Week 4 Legislative Update: One Week Before Policy Cutoff

By: Boswell Consulting and Brooke Davies Consulting Posted: 02/08/2021

COVID relief package, using $2.2 billion in federal funding, continues moving through the process and can be pulled for a vote any time

The fourth week of the 2021 Legislative Session is now complete. Just one week remains until the first cutoff of February 15, when all bills that are not necessary to implement the budget must be out of their respective policy committee in order to stay alive this session.

COVID-19 Response and Recovery

Today, Gov. Inslee signed SB 5061, providing unemployment insurance (UI) rate relief to businesses and increasing UI benefits for recipients, into law.

The Democrat's COVID-19 relief package, HB 1368, continues to move quickly through the process. Last week, the bill was heard and passed out of the Senate Ways and Means Committee and advanced to Rules where it can be pulled to the floor at any time for a vote. The bill appropriates $2.2 billion in federal funding from a combination of the federal Consolidated Coronavirus Response and Relief Supplemental Appropriations Act, the Coronavirus Relief Fund under the federal Coronavirus Aid, Relief, and Economic Security Act, and Medicaid for K-12 public schools, public health, healthcare, assistance to individuals and families, housing assistance, and business assistance.

Another priority bill moving through the legislative process is HB 1095, sponsored by Rep. Amy Walen which would exempt qualifying grants related to related to COVID-19 relief from the B&O tax, public utilities tax, and retail sales tax. The bill passed out of Senate Ways and Means last week and is now on second reading where it can be pulled to the Senate floor at any time for a vote. The Chamber sent a letter to members of the Senate urging them to pass the bill.

Washington equitable access to credit act, HB 1015, was heard in the House Finance committee on Monday. The bill would direct the Department of Commerce to create a program to award grants to qualified lending institutions to provide access to credit for historically underserved communities. The grants are funded by taxpayers who may receive a B&O tax credit for contributions to the program. The bill had no opposition but has not yet been scheduled for executive action.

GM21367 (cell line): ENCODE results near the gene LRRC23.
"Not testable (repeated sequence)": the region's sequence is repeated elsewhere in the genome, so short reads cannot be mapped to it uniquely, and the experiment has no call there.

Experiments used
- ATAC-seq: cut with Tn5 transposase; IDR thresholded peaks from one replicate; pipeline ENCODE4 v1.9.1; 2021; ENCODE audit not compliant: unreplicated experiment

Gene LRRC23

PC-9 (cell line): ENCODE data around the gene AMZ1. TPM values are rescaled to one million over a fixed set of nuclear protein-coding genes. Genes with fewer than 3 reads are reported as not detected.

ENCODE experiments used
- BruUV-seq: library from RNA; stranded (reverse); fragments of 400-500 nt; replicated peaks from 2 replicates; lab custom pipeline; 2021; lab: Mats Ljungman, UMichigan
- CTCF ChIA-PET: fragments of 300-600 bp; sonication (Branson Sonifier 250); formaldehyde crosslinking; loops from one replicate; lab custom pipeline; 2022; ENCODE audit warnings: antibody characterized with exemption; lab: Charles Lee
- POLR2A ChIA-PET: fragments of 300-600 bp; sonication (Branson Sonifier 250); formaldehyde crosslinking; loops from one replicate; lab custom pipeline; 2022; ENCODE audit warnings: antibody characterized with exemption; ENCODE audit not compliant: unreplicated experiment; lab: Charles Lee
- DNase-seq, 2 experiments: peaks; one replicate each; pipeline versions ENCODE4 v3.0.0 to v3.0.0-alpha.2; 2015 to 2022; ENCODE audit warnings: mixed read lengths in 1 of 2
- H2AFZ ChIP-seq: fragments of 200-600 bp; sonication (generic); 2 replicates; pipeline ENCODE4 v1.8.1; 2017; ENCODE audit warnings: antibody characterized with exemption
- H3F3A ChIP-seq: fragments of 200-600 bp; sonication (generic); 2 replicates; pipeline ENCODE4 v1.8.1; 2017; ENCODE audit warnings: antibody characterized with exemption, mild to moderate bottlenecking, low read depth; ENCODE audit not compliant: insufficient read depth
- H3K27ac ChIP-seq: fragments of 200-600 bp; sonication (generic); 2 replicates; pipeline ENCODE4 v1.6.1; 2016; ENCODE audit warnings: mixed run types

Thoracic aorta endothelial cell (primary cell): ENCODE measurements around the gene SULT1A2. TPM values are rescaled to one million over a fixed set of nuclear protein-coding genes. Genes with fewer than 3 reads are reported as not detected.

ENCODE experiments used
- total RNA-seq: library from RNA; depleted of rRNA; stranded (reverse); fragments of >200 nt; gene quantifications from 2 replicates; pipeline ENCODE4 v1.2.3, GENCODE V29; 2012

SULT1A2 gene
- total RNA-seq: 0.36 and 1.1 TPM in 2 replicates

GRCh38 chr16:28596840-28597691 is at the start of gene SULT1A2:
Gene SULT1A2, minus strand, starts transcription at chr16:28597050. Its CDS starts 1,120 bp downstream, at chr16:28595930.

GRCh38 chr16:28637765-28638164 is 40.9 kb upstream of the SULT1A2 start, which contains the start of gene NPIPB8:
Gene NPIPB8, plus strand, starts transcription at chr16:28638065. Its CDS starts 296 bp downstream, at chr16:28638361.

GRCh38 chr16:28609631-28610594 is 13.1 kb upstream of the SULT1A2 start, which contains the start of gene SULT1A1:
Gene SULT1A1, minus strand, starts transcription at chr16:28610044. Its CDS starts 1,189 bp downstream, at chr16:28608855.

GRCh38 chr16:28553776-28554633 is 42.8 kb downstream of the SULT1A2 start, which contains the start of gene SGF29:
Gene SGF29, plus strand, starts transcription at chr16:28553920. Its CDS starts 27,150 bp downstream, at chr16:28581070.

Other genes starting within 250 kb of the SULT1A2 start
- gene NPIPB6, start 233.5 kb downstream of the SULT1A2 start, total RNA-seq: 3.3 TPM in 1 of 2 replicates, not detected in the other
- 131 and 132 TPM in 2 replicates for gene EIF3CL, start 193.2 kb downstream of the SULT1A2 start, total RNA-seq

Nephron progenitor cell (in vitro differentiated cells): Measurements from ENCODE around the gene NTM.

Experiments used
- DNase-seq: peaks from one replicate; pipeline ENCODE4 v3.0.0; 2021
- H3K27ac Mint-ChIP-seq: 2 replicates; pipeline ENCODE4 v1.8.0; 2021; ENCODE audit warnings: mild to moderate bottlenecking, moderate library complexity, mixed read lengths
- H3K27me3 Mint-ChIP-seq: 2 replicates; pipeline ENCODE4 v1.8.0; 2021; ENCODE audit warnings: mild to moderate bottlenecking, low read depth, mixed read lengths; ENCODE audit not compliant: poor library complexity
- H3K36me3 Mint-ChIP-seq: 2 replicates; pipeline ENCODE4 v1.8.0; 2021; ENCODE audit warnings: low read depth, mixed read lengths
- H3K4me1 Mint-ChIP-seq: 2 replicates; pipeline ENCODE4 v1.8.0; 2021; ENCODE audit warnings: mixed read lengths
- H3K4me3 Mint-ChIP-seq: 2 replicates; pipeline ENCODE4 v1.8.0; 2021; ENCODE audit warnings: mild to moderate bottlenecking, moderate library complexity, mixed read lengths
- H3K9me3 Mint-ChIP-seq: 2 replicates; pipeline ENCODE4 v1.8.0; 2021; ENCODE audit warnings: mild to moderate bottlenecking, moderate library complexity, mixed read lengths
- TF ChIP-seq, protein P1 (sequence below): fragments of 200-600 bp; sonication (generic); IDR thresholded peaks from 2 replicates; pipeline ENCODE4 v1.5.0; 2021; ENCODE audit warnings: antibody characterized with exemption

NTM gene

New Revenue

This week in the House Finance Committee there was a hearing on HB 1406, brought forward by Rep. Frame. The bill establishes a 1 percent wealth tax on intangible financial assets of more than $1 billion. The proposal was heard right after HB 1297, the working families tax credit which was originally passed in 2008 but has never been funded by the state. Frame’s proposed new wealth tax is intended to fund, among other things, Washington’s tax-rebate program for low-income working people

There were several new revenue proposals introduced last week. Representative Gregerson introduced HB 1450, a tax on wireless devices that connect to the internet to support and fund the procurement of learning devices for public schools. Rep Gregerson also introduced, HB 1460, an excise tax on telecommunication services to fund the expansion of the universal service programs in Washington. Also last week, the House introduced their own capital gains tax, HB 1496, sponsored by Rep. Senn. This is the highly anticipated bill that creates a funding mechanism for Senn’s proposal, HB 1213, that expands access to childcare and early childhood education.

Housing Affordability

Legislation reducing barriers to condominium construction SB 5024 has passed the Senate and has been referred to the House Civil Rights and Judiciary Committee. This bill concerns condominium construction, specifically exemptions for projects with ten or fewer units. 

Legislation sponsored by Senator Mona Das, SB 5287, concerning the multi-family tax exemption (MFTE) has been scheduled for executive action on Wednesday, February 10. The bill is supported by tenant advocates while the Seattle Metro Chamber, local municipalities, and developers have concerns that the program, as proposed, will not increase affordable housing.